# How do you explain exposure?

Discussion in 'Exposure Discussion' started by JBrunner, Oct 29, 2010.

1. ### JBrunnerModeratorStaff MemberModerator

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Tried to explain exposure reciprocity to someone today, and didn't feel like I made much headway. For instance, they had trouble understanding the difference between film speed and shutter speed, and the whole half and double relationship between shutter speed, film speed and aperture.

What is your best method for explaining exposure? Water, funnel, and a bucket?

2. ### MattKingSubscriber

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For f/stop, I like using a door.

If a door is open all the way, it lets in X amount of light

If the door is open 1/2 way, it lets in less light

If a door is open 1/4 way, it lets in even less light

If a door is open 1/8 way, it lets in even less light.

The ratios are related to the area that is open.

3. ### 2F/2FMember

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If all else fails, I do it with Polaroids!

4. ### Q.G.Inactive

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The "classic" way is using the water tap and bucket analogy.

Good exposure is the bucket filled to the rim.
Underexposure a not yet full bucket.
Overexposure a bucket overflowing.

Film speed is the size of the bucket. A faster film is a smaller bucket, a slower film a larger one.

Shutterspeed the time it takes to fill the bucket.

Aperture how far the tap is opened, i.e. the rate of flow.

Turn the tap open more, and it will take less time to fill the bucket.
Close the tap a bit, and it will take longer.
Change the size of the bucket leaving the tap as it is, and it will take longer or shorter, depending on whether the new bucket is larger or smaller.

Something everyone will understand, even 3 year olds.

5. ### AgXMember

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film speed and shutter speed

I assume one problem lies in designating two different things with the same term "speed" in common English.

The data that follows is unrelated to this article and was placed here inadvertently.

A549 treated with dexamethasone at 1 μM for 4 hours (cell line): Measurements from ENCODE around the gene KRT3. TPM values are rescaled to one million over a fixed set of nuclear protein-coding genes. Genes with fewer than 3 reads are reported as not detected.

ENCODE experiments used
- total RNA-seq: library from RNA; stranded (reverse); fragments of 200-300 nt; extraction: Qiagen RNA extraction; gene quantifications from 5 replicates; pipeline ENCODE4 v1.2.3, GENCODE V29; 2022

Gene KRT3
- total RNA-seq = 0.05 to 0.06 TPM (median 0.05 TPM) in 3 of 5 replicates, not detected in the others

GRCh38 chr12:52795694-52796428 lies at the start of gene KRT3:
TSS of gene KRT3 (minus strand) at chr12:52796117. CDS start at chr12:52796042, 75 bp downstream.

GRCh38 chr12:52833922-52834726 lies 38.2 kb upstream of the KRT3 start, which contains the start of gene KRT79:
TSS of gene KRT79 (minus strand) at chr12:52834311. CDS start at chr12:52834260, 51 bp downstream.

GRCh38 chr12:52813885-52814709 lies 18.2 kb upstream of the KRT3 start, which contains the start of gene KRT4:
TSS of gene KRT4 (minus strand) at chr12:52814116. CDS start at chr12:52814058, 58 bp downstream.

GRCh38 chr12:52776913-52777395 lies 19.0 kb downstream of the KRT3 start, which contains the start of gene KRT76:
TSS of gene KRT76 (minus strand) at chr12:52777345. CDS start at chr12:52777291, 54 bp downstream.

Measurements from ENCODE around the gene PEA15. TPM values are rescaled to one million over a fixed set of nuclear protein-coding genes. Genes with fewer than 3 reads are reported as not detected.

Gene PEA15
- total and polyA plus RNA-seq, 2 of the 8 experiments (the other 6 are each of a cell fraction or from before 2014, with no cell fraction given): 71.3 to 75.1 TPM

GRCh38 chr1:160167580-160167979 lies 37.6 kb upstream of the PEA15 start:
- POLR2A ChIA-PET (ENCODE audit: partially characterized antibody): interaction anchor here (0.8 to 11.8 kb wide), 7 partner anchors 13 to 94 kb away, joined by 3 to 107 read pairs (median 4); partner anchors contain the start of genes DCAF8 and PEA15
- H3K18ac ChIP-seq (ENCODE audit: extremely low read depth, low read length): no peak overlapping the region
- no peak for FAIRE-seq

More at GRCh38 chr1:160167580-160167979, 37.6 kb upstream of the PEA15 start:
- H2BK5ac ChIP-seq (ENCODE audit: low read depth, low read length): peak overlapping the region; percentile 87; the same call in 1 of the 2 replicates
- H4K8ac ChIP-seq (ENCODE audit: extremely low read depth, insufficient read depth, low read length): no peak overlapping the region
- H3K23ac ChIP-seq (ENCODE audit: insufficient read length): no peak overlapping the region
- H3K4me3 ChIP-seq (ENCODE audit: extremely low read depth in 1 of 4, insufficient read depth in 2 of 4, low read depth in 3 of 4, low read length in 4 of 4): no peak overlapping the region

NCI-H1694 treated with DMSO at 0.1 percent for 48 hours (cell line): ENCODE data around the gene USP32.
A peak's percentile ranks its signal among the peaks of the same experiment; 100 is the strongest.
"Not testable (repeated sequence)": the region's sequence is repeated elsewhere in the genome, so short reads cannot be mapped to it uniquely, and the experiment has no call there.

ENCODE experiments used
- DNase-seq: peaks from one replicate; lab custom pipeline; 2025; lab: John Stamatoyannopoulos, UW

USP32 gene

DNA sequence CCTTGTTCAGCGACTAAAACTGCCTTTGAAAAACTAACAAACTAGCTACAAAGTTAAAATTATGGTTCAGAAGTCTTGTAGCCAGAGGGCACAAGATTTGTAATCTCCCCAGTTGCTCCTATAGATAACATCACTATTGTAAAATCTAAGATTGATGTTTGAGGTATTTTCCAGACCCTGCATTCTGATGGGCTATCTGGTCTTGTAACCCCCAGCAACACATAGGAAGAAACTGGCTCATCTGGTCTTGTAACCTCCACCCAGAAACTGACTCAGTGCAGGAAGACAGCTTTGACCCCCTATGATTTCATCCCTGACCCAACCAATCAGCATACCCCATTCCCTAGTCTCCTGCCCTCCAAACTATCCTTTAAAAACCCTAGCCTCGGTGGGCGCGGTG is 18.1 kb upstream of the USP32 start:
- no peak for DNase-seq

In German the terms "sensitivity" and "time" are used respectively.

6. ### RalphLambrechtSubscriber

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I agree. This is the most popular way to explain it, and it is used in several text books. Just google for 'exposure bucket' and you'll find many examples. Here is one:

7. ### Q.G.Inactive

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Yet, using the bucket and tap analogy, the word "speed" doesn't create confusion: no matter the 'speed', the rate of the flow of water, it takes less time (i.s, is speedier) to fill a small bucket than it takes a large one.

8. ### annSubscriber

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when it comes to dealing with halfing and doubling i use the relationship to 1inch to 2 inch which seems to help.

I can still remember many years ago (and i mean many as i have been doing at this for over 60 years) that relationship made no sense to me; and all of a sudden one day the light bulb went on and in fact i have seen a diagram using lightbulbs .

9. ### hpulleyMember

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Aperture is simply the size of the hole that lets the light into the camera, onto the film. Aperture is a ratio of lens diameter divided by lens focal length, always reducing the diameter to 1 for easier comparison. Since 1/2 is bigger than 1/4 that explains why 1/2 lets more light in. Understanding that the area of 1/2 is 4 times that of 1/4 tells you why it isn't 2x the light. Area is always squared (volume is worse, no one gets volume being cubed).

Shutter speed is a poor term, if it actually WAS a shutter speed number it would be alright but it is not. It is shutter duration. Again it is a fraction so 1/2 is longer than 1/4 second. Long shutter means blur, short shutter means frozen action. Shutter speeds are not areas so they are not squared, 1/2 is twice as long as 1/4 so it lets in twice as much light.

Film sensitivity isn't actually included in the exposure but we still need to consider it to choose an appropriate exposure. Film sensitivity is a much better term. More sensitive to light means you can use a shorter shutter duration to get enough light or a smaller aperture. 200 is twice as sensitive as 100 which is twice as sensitive as 50 so 200 is 4x as sensitive as 50.

Reciprocity failure is explained by a few chemical properties. Activation energies mean that at very low light levels there may not be enough energy to trigger the chemical reaction caused by normal levels of light. Over time reacting there is less chemical left to react is another factor. Some very sensitive films for short exposures are very poor in long exposures; some fairly slow films are actually better at long exposures. Only the data sheet can tell you about the failure of one particular film.

10. ### ic-racerMember

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With pre-teenage children in the darkroom I totally avoid the need for any understanding of reciprocity. All the negatives are printed for 60 seconds and we lith print. The kids can easily understand the longer the print is in the developer, the darker it gets; and exposure is out of the discussion.